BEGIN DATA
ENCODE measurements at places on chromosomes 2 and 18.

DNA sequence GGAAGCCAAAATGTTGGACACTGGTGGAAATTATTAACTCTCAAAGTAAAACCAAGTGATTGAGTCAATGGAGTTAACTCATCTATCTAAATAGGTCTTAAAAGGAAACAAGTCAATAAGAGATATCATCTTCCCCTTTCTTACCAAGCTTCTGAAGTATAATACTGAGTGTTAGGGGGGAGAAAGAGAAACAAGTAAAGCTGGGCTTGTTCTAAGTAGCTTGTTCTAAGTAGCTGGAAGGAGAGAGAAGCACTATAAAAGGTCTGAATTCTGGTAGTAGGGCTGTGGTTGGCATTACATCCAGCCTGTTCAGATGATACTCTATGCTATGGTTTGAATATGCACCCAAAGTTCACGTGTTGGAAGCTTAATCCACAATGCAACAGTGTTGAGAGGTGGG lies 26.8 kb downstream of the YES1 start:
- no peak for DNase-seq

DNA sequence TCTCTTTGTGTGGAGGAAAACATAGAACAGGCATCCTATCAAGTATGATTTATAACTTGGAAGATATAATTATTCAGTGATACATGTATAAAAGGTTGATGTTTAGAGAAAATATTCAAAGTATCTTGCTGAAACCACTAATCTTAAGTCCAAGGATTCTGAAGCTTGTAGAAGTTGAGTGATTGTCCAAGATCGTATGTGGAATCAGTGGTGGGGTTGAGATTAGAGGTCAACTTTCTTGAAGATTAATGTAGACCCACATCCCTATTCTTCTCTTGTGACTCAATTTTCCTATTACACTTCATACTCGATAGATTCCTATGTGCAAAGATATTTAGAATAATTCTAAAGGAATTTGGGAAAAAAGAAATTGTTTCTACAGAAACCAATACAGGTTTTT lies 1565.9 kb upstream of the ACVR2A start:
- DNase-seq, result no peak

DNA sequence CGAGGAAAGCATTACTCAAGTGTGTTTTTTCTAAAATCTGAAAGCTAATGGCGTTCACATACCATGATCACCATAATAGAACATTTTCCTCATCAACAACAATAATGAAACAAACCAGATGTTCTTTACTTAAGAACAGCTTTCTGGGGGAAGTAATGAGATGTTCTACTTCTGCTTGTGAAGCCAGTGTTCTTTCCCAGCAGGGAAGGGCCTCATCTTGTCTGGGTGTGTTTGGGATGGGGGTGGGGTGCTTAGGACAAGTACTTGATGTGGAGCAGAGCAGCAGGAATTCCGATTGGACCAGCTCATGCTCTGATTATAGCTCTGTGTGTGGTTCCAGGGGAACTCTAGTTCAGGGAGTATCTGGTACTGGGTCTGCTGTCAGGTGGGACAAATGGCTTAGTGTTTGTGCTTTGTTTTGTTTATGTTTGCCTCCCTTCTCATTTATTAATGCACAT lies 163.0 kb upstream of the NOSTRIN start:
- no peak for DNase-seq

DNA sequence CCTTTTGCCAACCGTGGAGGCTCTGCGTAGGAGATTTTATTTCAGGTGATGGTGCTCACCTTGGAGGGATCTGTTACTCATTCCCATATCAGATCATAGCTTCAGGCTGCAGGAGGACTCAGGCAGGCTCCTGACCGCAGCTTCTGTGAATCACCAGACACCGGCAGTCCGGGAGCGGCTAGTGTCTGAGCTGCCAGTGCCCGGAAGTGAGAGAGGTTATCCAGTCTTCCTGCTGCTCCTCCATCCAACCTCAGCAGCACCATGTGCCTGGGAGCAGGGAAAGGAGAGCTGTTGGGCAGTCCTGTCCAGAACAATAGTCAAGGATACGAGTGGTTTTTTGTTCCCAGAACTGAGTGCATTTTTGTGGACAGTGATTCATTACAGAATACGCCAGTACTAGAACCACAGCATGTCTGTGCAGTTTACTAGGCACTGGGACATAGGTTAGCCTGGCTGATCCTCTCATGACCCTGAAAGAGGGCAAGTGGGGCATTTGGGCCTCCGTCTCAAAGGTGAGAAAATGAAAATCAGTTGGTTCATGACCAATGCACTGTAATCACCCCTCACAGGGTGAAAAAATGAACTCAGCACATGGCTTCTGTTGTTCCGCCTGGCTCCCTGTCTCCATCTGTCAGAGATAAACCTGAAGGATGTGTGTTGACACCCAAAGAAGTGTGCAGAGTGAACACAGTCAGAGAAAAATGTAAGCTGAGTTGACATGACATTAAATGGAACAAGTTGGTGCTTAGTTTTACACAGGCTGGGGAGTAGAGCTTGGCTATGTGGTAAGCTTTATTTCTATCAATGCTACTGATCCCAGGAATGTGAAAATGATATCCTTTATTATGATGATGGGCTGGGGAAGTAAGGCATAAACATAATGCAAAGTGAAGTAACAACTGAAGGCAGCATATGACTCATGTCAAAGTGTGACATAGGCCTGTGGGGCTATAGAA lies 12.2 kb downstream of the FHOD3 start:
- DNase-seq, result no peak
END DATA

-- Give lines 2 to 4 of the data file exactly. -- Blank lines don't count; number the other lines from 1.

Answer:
DNA sequence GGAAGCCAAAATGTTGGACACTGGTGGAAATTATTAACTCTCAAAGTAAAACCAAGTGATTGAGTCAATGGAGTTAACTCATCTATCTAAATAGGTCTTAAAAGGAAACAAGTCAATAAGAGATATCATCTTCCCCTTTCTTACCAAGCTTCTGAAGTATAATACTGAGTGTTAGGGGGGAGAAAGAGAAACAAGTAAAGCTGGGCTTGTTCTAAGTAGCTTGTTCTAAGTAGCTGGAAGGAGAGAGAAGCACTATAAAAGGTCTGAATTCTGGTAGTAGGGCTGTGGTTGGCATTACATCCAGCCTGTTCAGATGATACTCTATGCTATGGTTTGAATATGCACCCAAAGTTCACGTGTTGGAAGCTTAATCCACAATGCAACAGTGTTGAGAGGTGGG lies 26.8 kb downstream of the YES1 start:
- no peak for DNase-seq

DNA sequence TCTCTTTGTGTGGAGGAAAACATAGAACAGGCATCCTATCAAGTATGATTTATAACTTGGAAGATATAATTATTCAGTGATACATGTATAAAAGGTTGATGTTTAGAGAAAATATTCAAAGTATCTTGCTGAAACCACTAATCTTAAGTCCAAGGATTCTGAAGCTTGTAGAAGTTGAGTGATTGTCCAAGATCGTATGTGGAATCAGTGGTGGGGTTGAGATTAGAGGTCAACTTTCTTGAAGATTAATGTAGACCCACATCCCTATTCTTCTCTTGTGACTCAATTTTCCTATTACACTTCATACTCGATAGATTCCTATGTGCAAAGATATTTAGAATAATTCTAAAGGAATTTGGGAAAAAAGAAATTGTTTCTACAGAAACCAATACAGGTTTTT lies 1565.9 kb upstream of the ACVR2A start: